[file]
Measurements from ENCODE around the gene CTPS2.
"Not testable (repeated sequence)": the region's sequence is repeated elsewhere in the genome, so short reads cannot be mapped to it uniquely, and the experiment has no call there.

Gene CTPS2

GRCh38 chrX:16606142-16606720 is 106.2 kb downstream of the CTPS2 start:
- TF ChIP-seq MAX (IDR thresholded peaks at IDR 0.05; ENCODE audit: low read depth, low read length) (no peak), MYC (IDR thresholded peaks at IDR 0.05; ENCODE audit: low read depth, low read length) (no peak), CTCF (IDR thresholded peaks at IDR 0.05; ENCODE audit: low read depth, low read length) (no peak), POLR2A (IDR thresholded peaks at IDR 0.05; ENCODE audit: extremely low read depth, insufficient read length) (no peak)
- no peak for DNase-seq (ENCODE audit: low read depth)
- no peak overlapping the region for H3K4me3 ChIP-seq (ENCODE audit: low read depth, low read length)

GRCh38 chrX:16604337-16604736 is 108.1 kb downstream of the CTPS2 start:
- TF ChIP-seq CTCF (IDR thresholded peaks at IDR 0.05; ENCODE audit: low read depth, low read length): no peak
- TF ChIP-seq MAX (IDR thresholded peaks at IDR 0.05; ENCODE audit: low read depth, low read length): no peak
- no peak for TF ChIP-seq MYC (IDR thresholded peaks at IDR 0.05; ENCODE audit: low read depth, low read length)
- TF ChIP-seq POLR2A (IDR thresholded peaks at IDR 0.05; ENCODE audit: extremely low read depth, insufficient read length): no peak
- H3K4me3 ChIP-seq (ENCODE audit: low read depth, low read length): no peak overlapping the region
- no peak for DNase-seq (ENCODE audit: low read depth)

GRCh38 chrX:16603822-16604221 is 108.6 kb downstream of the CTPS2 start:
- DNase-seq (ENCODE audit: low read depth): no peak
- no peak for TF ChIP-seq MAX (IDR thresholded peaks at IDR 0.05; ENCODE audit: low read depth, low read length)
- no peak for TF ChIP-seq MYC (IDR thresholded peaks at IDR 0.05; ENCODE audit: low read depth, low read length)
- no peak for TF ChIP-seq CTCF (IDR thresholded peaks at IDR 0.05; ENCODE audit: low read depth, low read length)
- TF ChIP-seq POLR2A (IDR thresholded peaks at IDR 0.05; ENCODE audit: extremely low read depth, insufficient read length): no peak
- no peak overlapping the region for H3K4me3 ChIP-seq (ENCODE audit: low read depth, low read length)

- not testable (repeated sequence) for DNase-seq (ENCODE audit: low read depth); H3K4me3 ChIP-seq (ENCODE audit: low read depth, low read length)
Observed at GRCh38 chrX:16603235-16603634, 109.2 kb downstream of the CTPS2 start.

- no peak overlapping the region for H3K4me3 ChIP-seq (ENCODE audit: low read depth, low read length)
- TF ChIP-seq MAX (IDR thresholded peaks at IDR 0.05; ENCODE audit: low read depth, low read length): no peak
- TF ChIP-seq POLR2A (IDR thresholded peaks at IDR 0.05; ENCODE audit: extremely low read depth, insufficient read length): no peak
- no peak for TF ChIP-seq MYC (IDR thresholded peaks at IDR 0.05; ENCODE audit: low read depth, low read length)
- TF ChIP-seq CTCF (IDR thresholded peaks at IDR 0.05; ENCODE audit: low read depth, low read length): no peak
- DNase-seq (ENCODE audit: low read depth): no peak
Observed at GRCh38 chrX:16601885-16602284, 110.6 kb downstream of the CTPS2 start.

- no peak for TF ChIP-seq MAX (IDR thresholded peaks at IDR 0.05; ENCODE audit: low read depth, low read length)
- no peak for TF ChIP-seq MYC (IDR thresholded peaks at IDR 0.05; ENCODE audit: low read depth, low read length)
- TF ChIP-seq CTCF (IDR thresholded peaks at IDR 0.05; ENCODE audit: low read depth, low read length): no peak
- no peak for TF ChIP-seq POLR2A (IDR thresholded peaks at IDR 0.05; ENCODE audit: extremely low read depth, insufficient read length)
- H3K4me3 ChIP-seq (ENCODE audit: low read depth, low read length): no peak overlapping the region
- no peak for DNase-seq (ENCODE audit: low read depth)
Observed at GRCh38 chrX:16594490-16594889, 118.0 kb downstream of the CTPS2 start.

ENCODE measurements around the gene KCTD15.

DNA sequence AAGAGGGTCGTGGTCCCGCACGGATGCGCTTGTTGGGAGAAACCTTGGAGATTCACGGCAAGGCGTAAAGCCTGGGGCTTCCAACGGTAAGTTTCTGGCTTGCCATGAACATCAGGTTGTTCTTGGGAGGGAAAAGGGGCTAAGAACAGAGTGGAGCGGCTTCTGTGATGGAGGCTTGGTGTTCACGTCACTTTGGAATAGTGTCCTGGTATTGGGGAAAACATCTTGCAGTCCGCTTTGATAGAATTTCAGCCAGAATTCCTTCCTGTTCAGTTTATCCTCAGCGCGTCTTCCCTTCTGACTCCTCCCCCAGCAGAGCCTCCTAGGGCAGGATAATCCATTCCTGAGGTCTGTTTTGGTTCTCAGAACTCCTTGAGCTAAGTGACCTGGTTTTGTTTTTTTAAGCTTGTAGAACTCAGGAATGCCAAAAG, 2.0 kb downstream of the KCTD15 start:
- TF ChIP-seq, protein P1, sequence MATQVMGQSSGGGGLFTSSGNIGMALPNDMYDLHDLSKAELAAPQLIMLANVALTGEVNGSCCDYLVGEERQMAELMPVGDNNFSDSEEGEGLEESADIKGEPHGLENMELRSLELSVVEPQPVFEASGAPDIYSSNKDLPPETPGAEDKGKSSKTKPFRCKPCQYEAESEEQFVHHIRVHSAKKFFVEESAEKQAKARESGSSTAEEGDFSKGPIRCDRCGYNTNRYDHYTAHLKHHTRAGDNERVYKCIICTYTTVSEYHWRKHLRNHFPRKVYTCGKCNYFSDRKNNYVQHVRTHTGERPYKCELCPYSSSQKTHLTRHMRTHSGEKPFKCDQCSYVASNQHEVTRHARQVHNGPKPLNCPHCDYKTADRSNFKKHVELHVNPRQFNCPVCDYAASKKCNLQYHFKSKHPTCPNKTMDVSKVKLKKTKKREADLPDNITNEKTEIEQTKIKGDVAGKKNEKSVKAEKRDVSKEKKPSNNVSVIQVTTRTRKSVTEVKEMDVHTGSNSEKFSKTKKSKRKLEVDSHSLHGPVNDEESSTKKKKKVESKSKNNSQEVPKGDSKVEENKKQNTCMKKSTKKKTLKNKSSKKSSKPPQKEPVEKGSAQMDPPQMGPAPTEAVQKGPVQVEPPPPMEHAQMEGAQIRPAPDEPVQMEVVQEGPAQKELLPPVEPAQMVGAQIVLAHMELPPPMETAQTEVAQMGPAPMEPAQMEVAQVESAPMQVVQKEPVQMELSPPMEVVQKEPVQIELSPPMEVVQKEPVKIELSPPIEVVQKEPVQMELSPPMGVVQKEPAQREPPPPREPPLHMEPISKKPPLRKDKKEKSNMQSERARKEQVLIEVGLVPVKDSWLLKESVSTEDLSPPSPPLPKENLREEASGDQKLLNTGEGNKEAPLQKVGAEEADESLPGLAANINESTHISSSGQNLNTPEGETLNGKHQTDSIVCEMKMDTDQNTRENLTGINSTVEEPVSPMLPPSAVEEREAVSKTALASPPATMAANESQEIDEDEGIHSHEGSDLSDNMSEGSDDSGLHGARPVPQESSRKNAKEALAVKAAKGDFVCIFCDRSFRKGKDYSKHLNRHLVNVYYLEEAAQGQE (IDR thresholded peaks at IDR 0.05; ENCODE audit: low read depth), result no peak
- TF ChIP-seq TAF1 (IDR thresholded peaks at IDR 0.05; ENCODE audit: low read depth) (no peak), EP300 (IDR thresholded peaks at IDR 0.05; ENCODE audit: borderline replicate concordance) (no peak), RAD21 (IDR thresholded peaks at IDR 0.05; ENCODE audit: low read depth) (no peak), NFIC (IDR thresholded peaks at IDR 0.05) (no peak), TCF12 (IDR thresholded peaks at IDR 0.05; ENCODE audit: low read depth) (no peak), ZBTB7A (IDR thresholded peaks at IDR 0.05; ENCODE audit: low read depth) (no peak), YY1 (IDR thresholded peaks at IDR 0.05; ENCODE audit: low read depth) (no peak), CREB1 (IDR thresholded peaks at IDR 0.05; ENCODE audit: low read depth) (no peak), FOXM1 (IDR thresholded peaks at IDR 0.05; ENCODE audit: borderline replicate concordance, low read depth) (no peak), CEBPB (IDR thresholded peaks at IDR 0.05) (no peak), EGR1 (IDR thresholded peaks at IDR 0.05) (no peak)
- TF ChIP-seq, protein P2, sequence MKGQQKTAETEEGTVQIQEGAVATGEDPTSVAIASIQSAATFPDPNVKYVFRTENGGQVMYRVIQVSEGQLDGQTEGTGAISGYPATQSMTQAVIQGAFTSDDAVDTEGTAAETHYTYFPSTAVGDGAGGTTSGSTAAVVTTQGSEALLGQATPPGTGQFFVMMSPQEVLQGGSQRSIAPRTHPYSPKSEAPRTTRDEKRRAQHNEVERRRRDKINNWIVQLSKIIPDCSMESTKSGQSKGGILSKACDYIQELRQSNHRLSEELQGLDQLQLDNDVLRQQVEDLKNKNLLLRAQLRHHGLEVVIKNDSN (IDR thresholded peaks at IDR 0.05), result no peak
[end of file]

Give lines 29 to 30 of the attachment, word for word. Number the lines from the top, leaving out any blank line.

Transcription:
- DNase-seq (ENCODE audit: low read depth): no peak
Observed at GRCh38 chrX:16601885-16602284, 110.6 kb downstream of the CTPS2 start.